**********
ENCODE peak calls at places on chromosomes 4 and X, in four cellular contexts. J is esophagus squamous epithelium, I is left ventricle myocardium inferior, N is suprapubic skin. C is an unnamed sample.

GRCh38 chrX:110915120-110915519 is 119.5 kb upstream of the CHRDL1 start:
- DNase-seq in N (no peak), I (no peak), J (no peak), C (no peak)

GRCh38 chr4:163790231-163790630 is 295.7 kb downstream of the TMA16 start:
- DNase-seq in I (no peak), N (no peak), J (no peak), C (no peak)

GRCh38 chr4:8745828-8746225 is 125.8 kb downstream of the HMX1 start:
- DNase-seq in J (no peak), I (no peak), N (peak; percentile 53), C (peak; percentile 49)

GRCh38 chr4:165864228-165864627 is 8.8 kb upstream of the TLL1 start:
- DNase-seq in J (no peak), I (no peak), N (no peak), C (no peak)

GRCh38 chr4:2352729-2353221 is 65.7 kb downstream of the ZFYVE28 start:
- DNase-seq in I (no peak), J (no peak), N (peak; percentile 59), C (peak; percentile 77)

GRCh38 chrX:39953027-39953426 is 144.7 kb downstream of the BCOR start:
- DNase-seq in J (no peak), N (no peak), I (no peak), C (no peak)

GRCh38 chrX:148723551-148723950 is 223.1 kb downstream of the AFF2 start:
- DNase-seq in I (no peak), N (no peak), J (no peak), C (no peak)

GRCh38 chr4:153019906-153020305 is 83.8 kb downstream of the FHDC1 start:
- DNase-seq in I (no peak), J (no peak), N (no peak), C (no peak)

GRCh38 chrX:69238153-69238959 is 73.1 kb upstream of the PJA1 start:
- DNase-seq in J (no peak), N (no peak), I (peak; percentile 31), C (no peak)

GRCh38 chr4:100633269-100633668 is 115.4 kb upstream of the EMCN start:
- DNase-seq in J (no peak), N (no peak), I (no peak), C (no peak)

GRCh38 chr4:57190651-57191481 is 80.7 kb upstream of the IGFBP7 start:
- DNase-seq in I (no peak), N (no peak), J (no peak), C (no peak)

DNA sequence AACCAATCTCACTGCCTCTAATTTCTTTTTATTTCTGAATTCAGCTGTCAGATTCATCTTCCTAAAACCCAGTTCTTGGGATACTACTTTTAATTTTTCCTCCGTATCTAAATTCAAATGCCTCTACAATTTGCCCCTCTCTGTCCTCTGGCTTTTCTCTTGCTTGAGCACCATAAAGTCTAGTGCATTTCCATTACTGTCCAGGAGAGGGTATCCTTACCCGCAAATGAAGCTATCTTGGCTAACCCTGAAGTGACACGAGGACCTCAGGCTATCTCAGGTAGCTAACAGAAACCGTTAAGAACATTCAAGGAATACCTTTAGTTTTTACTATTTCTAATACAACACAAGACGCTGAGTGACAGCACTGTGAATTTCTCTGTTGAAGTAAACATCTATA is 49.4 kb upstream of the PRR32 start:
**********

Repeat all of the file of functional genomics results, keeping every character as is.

ENCODE peak calls at places on chromosomes 4 and X, in four cellular contexts. J is esophagus squamous epithelium, I is left ventricle myocardium inferior, N is suprapubic skin. C is an unnamed sample.

GRCh38 chrX:110915120-110915519 is 119.5 kb upstream of the CHRDL1 start:
- DNase-seq in N (no peak), I (no peak), J (no peak), C (no peak)

GRCh38 chr4:163790231-163790630 is 295.7 kb downstream of the TMA16 start:
- DNase-seq in I (no peak), N (no peak), J (no peak), C (no peak)

GRCh38 chr4:8745828-8746225 is 125.8 kb downstream of the HMX1 start:
- DNase-seq in J (no peak), I (no peak), N (peak; percentile 53), C (peak; percentile 49)

GRCh38 chr4:165864228-165864627 is 8.8 kb upstream of the TLL1 start:
- DNase-seq in J (no peak), I (no peak), N (no peak), C (no peak)

GRCh38 chr4:2352729-2353221 is 65.7 kb downstream of the ZFYVE28 start:
- DNase-seq in I (no peak), J (no peak), N (peak; percentile 59), C (peak; percentile 77)

GRCh38 chrX:39953027-39953426 is 144.7 kb downstream of the BCOR start:
- DNase-seq in J (no peak), N (no peak), I (no peak), C (no peak)

GRCh38 chrX:148723551-148723950 is 223.1 kb downstream of the AFF2 start:
- DNase-seq in I (no peak), N (no peak), J (no peak), C (no peak)

GRCh38 chr4:153019906-153020305 is 83.8 kb downstream of the FHDC1 start:
- DNase-seq in I (no peak), J (no peak), N (no peak), C (no peak)

GRCh38 chrX:69238153-69238959 is 73.1 kb upstream of the PJA1 start:
- DNase-seq in J (no peak), N (no peak), I (peak; percentile 31), C (no peak)

GRCh38 chr4:100633269-100633668 is 115.4 kb upstream of the EMCN start:
- DNase-seq in J (no peak), N (no peak), I (no peak), C (no peak)

GRCh38 chr4:57190651-57191481 is 80.7 kb upstream of the IGFBP7 start:
- DNase-seq in I (no peak), N (no peak), J (no peak), C (no peak)

DNA sequence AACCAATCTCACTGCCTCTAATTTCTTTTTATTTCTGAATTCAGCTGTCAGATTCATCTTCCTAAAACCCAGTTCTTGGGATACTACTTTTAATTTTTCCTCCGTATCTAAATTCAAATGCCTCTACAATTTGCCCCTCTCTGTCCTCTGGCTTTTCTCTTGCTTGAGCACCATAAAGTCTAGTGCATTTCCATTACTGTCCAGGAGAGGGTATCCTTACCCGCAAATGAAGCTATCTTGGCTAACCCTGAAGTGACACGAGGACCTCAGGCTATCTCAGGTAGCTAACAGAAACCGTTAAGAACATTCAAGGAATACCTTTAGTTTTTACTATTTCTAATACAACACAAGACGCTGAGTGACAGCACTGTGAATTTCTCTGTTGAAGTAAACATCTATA is 49.4 kb upstream of the PRR32 start: